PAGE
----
Legislative probe needed

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Legislative probe needed

The story of the North Korean fishing boat that easily entered South Korean waters and docked at Samcheok Harbor on June 15 is full of mysteries. It has exposed many loopholes in our national security regimen as the vessel crossed the maritime border on the East Sea without any restriction. The incident has raised many questions about the Ministry of National Defense’s cover-up of the case, as well as its follow-up measures.

If armed North Korean agents had been aboard the boat, there could have been heavy casualties. More than 10 days have passed, and yet a joint investigation team from the Defense Ministry is still looking into the case.

The North Korean fishing boat was not caught by our reconnaissance system involving the Navy and the Coast Guard. They can detect a small boat with no engine. And yet they could not find the 33-foot ship powered by a motor. Usually, they pay special attention to the North’s powered vessels as they can be used for sending armed guerillas into the South. This time, however, they were not even aware of the existence of the ship when it was crisscrossing the East Sea for 52 hours.

That’s not all. The Army’s radar installed along the coast also was not able to find the ship near the harbor the following day. The Defense Ministry explained that a radar soldier could not detect it even when it was moving at nearly the same speed. We cannot understand the military blaming anything on a soldier.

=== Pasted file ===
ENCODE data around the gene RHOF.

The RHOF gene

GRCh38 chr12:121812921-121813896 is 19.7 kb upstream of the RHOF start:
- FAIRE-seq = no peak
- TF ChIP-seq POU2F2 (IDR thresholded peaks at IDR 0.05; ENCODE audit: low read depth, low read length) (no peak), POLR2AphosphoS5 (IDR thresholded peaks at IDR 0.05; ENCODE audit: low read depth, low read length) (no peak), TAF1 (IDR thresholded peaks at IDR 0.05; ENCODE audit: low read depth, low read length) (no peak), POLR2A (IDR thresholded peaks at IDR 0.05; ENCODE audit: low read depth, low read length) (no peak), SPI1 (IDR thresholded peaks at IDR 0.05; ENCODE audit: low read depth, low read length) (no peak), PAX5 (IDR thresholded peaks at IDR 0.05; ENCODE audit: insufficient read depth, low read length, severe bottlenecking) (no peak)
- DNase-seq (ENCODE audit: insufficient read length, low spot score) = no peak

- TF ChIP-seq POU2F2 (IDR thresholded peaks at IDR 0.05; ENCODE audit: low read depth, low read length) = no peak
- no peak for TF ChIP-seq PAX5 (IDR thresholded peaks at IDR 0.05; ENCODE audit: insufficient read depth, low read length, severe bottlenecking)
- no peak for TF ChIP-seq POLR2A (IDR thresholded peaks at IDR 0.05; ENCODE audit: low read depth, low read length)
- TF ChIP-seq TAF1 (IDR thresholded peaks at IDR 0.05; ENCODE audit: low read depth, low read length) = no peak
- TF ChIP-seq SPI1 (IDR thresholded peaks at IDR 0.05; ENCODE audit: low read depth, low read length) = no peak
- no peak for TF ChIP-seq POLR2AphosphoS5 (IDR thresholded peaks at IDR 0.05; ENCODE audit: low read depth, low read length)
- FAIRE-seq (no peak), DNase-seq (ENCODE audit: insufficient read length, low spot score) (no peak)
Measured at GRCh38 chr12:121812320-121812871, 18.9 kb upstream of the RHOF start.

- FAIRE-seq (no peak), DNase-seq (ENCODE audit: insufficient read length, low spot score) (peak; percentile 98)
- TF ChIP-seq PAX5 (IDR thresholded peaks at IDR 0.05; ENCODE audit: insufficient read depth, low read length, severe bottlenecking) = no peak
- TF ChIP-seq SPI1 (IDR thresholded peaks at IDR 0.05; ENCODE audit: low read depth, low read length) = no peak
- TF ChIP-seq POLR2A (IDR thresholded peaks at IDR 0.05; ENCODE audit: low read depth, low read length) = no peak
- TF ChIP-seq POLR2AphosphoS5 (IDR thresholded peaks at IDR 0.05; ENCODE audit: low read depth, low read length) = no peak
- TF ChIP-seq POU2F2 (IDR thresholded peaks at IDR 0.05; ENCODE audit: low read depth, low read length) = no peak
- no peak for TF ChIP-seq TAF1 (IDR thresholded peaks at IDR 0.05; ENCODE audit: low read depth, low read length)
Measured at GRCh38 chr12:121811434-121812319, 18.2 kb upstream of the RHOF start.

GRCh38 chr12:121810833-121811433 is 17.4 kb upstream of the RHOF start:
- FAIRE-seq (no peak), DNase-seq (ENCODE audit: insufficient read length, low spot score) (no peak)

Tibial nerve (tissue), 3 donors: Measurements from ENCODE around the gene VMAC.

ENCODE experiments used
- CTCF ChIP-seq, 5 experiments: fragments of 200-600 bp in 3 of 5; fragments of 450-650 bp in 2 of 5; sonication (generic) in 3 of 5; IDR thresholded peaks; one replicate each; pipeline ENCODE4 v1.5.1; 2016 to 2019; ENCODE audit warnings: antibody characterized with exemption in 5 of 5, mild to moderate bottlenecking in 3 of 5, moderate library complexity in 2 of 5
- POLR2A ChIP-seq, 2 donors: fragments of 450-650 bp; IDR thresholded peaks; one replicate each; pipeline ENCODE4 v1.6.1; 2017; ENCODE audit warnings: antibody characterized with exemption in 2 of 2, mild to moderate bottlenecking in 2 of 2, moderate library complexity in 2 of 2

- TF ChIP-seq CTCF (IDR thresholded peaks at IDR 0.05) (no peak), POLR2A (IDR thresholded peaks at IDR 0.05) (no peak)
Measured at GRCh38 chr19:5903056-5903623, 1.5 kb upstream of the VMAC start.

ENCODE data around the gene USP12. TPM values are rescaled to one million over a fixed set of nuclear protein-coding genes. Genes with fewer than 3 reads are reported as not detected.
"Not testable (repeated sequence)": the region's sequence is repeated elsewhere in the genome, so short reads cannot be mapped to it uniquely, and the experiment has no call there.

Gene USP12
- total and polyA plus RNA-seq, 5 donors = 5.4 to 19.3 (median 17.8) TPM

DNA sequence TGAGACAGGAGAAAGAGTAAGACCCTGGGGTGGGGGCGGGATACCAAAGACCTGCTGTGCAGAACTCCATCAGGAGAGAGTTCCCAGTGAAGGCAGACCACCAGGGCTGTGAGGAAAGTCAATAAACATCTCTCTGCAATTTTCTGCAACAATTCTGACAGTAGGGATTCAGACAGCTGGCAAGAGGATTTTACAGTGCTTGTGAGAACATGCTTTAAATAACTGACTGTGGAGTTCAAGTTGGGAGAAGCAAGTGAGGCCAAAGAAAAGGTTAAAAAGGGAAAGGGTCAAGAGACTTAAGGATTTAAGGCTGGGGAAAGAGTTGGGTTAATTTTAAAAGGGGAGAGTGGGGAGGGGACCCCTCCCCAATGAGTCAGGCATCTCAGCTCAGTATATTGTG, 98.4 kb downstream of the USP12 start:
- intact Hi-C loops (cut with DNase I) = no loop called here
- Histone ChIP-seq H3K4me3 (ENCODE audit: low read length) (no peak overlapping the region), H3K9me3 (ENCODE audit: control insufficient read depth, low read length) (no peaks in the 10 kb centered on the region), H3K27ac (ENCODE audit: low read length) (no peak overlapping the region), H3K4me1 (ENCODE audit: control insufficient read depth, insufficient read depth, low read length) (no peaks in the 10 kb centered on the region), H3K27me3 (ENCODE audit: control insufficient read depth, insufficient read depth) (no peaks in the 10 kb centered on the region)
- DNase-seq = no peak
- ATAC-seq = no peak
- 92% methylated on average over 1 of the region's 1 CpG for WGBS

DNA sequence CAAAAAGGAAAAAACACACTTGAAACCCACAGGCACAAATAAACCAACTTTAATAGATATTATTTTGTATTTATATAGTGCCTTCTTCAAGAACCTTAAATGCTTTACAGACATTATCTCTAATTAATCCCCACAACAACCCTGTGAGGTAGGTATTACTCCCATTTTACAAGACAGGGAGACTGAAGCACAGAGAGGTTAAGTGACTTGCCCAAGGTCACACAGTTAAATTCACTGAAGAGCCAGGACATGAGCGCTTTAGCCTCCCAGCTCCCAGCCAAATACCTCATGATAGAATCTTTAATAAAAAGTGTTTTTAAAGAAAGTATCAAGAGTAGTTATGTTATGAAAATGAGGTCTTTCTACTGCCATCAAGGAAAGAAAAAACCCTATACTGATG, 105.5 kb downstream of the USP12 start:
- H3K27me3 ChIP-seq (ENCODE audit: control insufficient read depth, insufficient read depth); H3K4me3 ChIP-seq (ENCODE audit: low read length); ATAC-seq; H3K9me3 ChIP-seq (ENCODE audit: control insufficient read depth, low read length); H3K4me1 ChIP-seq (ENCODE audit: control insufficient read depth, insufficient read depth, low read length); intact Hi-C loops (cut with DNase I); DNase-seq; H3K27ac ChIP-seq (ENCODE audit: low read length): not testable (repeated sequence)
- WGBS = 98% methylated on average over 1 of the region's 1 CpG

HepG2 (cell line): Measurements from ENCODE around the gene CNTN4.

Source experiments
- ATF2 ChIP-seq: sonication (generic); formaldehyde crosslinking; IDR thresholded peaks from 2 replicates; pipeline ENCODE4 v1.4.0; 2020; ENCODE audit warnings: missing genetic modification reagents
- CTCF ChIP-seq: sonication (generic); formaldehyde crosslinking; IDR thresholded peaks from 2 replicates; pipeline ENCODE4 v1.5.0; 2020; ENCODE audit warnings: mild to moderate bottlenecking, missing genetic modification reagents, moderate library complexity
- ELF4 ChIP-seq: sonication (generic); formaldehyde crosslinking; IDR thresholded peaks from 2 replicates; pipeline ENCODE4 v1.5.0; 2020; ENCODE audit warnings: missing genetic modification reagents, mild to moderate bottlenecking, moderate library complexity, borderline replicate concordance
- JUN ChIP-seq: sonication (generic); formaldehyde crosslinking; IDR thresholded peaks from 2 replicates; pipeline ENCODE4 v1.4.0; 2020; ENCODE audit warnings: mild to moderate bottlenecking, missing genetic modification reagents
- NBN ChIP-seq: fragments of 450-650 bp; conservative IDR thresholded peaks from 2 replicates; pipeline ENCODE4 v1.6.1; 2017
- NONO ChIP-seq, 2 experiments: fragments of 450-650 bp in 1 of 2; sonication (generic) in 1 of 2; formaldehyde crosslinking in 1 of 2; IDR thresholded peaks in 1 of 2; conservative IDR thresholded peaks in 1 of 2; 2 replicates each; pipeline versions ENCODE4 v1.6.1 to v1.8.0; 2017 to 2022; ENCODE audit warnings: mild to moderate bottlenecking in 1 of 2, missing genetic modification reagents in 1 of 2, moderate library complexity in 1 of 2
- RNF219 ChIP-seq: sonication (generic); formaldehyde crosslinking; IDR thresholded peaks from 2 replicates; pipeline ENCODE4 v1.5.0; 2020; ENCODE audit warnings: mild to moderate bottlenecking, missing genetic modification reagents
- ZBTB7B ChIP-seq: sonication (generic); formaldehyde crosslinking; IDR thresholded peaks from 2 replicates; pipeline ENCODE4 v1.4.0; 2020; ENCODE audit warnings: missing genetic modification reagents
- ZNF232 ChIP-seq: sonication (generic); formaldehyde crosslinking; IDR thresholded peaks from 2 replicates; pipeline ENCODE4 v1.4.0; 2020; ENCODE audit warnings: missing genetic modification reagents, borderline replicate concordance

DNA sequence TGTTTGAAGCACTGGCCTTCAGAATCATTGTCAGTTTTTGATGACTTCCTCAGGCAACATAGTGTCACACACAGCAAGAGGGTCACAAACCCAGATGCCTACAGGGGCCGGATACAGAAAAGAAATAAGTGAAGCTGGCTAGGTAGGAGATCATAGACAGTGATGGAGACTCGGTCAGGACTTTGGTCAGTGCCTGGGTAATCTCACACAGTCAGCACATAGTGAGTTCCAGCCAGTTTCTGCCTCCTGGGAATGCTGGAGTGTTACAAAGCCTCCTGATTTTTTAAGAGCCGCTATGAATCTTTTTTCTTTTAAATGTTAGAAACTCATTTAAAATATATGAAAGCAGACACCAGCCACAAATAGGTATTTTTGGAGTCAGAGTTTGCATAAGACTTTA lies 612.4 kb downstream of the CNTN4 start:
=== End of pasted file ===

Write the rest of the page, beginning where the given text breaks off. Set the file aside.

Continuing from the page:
In a strange development, military authorities also sent two of the four fishermen aboard the ship back to North Korea through Panmunjom without conducting a joint interrogation. In North Korea, powered vessels are mostly controlled by the military and captains are military personnel. If the two North Koreans really belonged to the military, they could have gathered intelligence on maritime intrusion routes.
Also, if our military authorities returned them while knowing they wanted to defect to South Korea, that poses a bigger problem. We wonder if the decision to send them back is related to the presence of a Blue House official in a briefing by the Ministry.

Given the gravity of the incident, our military only fueled public confusion by trying to conceal details about it. As the Blue House can intervene in a military briefing when the need arises, we cannot believe what the Defense Ministry said. It is time for the National Assembly to clear all suspicions through a legislative probe.

JoongAng Ilbo, June 27, Page 30
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